Basic Information about Finland
Finland is situated in northern Europe. It borders Russia in the east, the Gulf of Finland in the south, the Gulf of Bothnia and Sweden in the west and Norway in the north. The capital is Helsinki. The population of the country is 5.3 million. The official languages are Finnish and Swedish with 94% of the population speaking Finnish and 6% Swedish.
Finland is a welfare state with the aim of securing for its inhabitants equal opportunities for a good life and for the most efficient use of its resources as possible. The geopolitical location between West and East has always been reflected in the country’s events and goings on. With this combination of western and eastern influences, Finnish culture has developed into something strong and highly individual.
The Higher Education System
The Finnish higher education system consists of two complementary sectors: universities and polytechnics (also known as universities of applied sciences). The function of the universities is to conduct scientific research and provide undergraduate and postgraduate education based on it.
The Finnish Universities Act has been reformed. The universities were separated from the State and they chose of becoming either corporations subject to public law or foundations subject to private law. Therefore the autonomy of the universities will enlarge further, and they will have more latitude in the management of their finances. New universities were created through mergers so that at the beginning of 2010 there were 16 universities operating under the Finnish Ministry of Education.
The system of polytechnics is still fairly new. Polytechnics (universities of applied science) are multi-field regional institutions focusing on contacts with working life and on regional development. There are 25 polytechnics operating under the Ministry of Education. Polytechnic education is provided in the following fields: Humanities and education, Culture, Social sciences, Business and administration, Natural resources and the environment, Technology, Communication and transport, Natural sciences, Social services, Health and sport, Tourism, Catering and domestic services.
Bachelor’s (3 years) and Master’s (2 years) degrees are both undergraduate degrees in Finland. Universities also confer postgraduate degrees: Licentiate (a pre-doctoral degree) (2 years) and Doctor’s (4 years) degrees. Polytechnic degrees are Bachelor-level (3.5-4 years) and Master-level (1-1.5 years) degrees with a professional emphasis.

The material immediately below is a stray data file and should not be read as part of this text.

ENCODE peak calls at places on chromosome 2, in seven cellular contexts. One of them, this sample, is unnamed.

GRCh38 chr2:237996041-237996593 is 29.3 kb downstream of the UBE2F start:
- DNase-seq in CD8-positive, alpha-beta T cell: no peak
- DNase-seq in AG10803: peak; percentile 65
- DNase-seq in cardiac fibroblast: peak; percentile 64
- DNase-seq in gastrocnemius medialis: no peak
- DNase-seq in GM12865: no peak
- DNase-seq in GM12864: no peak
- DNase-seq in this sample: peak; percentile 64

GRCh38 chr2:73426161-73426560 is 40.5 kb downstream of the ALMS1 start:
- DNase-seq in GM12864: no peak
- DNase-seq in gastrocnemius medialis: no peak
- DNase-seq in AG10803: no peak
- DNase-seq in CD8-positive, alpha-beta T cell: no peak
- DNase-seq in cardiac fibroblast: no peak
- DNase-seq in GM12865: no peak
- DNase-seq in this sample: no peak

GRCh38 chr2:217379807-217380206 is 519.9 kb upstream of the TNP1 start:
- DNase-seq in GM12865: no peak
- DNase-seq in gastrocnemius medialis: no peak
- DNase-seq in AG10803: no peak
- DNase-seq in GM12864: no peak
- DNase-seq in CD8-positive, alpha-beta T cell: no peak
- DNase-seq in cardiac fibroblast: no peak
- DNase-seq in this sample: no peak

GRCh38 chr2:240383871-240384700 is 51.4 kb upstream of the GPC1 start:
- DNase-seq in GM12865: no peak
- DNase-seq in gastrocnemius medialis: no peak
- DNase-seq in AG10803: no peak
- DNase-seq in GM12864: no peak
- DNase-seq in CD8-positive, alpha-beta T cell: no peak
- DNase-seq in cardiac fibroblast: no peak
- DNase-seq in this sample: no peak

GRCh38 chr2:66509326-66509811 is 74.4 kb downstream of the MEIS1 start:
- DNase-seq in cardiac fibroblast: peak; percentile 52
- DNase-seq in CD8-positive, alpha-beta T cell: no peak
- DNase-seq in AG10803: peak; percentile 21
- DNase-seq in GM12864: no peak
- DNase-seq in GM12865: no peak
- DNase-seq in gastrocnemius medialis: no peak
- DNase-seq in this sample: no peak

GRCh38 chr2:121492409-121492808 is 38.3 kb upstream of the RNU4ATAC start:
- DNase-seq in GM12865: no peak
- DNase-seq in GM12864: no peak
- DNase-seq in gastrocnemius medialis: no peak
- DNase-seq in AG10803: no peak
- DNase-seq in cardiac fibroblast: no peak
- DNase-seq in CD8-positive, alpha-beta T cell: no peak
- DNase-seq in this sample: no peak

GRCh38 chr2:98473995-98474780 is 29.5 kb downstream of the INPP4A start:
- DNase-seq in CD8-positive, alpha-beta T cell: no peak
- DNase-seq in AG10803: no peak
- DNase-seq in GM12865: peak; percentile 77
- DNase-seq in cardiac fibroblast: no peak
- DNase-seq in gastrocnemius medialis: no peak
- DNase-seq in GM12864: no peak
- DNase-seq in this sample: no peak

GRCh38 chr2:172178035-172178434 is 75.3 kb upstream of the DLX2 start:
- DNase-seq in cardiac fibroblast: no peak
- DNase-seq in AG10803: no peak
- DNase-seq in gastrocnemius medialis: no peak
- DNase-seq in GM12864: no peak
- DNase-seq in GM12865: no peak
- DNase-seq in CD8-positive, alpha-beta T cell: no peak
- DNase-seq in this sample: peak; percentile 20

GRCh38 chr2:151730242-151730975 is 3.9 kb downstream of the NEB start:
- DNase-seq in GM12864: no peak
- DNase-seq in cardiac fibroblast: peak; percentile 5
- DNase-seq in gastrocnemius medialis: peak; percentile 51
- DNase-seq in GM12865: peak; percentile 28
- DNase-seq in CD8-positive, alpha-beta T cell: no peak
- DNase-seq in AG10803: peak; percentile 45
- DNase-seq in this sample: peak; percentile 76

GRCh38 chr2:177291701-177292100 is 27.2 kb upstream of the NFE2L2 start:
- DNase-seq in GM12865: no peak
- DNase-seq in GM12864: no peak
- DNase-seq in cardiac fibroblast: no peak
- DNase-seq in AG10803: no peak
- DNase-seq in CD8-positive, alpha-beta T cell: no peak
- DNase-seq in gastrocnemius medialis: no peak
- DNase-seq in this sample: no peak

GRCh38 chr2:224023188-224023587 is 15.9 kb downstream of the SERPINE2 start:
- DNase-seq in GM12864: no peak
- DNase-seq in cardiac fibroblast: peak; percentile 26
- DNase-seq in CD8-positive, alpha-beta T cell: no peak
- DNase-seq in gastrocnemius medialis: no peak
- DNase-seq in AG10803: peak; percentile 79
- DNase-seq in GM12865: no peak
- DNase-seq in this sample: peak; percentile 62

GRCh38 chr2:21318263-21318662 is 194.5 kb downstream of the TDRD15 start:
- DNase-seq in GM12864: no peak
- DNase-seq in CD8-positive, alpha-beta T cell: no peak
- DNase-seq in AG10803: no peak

The Centre for International Mobility CIMO, an organisation which operates under the Finnish Ministry of Education, offers services to encourage cross-cultural communication. CIMO administers scholarship and exchange programmes, and offers information, advisory services and publications. In addition, CIMO promotes teaching of the Finnish language and culture, and arranges summer courses in the Finnish language and culture for international students. There are various opportunities for students to study in Finland.
CIMO scholarships are mainly targeted for postgraduate students who have completed their Master-level studies. There are two types of scholarships: individual scholarships, which young researchers apply for themselves and host fellowships, which are applied by the Finnish higher education departments willing to host researchers and postgraduates. It should be noted that, in Finland, Master’s programmes are not considered postgraduate studies. CIMO's undergraduate scholarships promote advanced studies of the Finnish language. Below is a list of scholarships offered by CIMO:
- Finnish Studies and Research/Scholarships for Advanced Studies of the Finnish Language at Finnish Universities
- Exchange Programmes (Erasmus Mundus, Asia-Link and Freemovers)
- CIMO Fellowships
- Finnish Studies and Research/Scholarships for Postgraduate Studies and Research at Finnish Universities
For more information, see www.studyinfinland.fi.